An Examination of Brain Abnormalities and Mobility in Individuals with Mild Cognitive Impairment and Alzheimer's Disease

Fischer BL, Bacher R, Bendlin BB, Birdsill AC, Ly M, Hoscheidt SM, Chappell RJ, Mahoney JE, Gleason CE

Front Aging Neurosci. 2017 Apr 5;9:86. eCollection 2017.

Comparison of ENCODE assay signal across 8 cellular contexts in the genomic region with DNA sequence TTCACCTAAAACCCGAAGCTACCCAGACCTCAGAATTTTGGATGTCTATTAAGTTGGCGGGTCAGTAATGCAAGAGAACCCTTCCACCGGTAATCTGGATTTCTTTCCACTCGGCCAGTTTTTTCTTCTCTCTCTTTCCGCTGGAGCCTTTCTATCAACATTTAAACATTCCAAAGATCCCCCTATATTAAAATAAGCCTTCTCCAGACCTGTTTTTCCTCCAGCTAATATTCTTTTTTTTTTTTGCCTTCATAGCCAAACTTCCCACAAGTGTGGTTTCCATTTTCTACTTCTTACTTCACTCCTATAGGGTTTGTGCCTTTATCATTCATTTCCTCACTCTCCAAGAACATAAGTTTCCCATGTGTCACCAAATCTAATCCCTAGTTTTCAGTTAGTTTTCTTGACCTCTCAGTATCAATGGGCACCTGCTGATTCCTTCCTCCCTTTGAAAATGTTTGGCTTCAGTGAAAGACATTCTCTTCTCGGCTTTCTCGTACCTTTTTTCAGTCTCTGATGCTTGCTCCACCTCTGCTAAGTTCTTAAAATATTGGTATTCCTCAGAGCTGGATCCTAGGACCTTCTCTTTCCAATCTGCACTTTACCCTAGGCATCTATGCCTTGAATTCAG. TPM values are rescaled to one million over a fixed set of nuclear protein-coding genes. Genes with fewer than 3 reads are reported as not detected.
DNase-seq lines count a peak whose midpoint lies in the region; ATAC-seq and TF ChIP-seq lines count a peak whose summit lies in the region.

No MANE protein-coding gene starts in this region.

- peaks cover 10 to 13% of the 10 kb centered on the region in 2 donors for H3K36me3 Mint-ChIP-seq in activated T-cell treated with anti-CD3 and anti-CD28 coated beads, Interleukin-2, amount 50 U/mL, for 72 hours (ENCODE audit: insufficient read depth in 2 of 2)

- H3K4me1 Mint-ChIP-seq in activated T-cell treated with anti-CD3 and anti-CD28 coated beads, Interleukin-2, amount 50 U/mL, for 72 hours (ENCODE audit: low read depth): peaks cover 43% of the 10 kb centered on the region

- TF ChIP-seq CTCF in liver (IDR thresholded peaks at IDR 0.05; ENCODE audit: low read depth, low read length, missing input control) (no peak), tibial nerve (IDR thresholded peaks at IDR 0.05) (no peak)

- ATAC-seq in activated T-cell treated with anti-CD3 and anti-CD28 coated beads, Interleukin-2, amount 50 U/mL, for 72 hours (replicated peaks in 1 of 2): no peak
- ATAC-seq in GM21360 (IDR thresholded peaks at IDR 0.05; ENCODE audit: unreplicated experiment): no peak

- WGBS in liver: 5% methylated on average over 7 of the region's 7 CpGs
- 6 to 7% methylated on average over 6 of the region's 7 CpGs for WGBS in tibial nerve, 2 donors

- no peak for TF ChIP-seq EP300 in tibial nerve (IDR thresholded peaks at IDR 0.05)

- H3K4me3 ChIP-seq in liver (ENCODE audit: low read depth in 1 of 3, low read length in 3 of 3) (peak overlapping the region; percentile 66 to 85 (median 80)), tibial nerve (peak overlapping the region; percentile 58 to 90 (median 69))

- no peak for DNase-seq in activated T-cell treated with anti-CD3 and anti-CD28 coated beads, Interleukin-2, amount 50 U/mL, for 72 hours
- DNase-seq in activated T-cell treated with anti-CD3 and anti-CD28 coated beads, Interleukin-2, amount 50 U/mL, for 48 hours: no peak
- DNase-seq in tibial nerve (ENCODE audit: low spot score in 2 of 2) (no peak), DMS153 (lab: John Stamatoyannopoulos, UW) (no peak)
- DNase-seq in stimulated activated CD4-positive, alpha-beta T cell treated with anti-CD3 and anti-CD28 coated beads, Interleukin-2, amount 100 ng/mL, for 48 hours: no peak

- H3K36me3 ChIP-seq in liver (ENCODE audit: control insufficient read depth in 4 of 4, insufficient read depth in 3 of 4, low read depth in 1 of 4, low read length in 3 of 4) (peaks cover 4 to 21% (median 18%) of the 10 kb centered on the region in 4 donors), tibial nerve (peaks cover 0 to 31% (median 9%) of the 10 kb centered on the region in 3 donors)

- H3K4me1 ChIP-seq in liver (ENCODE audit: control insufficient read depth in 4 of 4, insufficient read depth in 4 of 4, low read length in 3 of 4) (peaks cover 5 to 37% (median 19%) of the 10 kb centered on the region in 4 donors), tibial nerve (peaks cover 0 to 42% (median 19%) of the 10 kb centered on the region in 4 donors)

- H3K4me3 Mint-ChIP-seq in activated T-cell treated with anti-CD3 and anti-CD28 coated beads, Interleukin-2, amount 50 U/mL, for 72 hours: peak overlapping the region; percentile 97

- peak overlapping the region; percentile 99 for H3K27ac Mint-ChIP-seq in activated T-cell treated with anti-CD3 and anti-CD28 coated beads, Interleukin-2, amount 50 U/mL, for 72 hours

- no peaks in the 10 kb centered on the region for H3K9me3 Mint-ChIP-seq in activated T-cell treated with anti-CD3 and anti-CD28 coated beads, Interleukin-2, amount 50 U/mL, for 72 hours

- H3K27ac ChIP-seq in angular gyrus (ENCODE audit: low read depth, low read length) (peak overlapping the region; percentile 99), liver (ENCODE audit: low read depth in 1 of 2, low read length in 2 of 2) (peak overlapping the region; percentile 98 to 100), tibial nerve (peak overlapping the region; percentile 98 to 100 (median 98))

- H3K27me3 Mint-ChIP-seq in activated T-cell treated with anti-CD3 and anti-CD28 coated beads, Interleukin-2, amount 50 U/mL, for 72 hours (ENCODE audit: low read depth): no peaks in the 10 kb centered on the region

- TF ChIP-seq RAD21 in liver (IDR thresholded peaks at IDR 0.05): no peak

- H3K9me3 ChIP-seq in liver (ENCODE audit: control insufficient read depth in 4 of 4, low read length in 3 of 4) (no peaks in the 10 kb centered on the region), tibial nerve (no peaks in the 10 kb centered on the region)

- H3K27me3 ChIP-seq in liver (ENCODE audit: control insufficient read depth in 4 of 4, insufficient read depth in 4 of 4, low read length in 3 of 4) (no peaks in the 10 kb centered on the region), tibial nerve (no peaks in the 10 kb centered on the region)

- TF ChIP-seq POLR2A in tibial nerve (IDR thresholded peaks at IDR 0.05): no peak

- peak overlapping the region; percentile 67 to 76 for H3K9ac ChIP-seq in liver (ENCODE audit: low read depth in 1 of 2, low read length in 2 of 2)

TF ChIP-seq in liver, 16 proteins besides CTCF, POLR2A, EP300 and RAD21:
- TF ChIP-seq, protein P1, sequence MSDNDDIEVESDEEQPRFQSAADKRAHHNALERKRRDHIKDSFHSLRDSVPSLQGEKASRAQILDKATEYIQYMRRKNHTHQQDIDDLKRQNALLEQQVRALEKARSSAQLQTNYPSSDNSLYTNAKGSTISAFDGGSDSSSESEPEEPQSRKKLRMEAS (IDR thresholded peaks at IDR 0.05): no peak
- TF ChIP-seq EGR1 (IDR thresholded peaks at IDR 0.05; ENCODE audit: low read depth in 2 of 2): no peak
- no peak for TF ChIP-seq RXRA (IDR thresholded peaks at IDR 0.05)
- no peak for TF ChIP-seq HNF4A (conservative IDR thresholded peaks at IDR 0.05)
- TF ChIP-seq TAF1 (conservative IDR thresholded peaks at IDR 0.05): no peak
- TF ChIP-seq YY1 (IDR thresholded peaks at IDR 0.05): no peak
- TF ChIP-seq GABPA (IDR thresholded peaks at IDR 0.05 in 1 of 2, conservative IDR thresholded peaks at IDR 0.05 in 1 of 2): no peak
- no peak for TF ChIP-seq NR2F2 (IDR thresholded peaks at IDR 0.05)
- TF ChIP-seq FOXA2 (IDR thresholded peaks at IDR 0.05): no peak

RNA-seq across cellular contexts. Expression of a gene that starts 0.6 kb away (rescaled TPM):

Background: Mobility changes are concerning for elderly patients with cognitive decline. Given frail older individuals' vulnerability to injury, it is critical to identify contributors to limited mobility. Objective: To examine whether structural brain abnormalities, including reduced gray matter volume and white matter hyperintensities, would be associated with limited mobility among individuals with cognitive impairment, and to determine whether cognitive impairment would mediate this relationship. Methods: Thirty-four elderly individuals with mild cognitive impairment (MCI) and Alzheimer's disease underwent neuropsychological evaluation, mobility assessment, and structural brain neuroimaging. Linear regression was conducted with predictors including gray matter volume in six regions of interest (ROI) and white matter hyperintensity (WMH) burden, with mobility measures as outcomes. Results: Lower gray matter volume in caudate nucleus was associated with slower speed on a functional mobility task. Higher cerebellar volume was also associated with slower functional mobility. White matter hyperintensity burden was not significantly associated with mobility. Conclusion: Our findings provide evidence for associations between subcortical gray matter volume and speed on a functional mobility task among cognitively impaired individuals.


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